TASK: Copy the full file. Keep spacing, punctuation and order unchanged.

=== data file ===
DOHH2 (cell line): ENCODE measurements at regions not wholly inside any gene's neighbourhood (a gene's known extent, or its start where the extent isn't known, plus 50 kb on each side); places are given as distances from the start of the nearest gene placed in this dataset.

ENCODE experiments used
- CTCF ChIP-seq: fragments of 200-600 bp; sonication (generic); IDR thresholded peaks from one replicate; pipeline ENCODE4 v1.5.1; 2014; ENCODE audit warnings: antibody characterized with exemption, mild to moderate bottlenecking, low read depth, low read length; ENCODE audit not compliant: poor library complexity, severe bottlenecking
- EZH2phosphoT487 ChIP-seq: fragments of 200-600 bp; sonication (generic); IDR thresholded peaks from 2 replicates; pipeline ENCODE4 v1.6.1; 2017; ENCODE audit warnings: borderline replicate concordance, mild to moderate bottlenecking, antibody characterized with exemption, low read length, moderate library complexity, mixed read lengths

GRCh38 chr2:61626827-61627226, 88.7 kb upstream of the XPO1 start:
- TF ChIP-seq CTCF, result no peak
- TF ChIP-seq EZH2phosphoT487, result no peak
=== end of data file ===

DOHH2 (cell line): ENCODE measurements at regions not wholly inside any gene's neighbourhood (a gene's known extent, or its start where the extent isn't known, plus 50 kb on each side); places are given as distances from the start of the nearest gene placed in this dataset.

ENCODE experiments used
- CTCF ChIP-seq: fragments of 200-600 bp; sonication (generic); IDR thresholded peaks from one replicate; pipeline ENCODE4 v1.5.1; 2014; ENCODE audit warnings: antibody characterized with exemption, mild to moderate bottlenecking, low read depth, low read length; ENCODE audit not compliant: poor library complexity, severe bottlenecking
- EZH2phosphoT487 ChIP-seq: fragments of 200-600 bp; sonication (generic); IDR thresholded peaks from 2 replicates; pipeline ENCODE4 v1.6.1; 2017; ENCODE audit warnings: borderline replicate concordance, mild to moderate bottlenecking, antibody characterized with exemption, low read length, moderate library complexity, mixed read lengths

GRCh38 chr2:61626827-61627226, 88.7 kb upstream of the XPO1 start:
- TF ChIP-seq CTCF, result no peak
- TF ChIP-seq EZH2phosphoT487, result no peak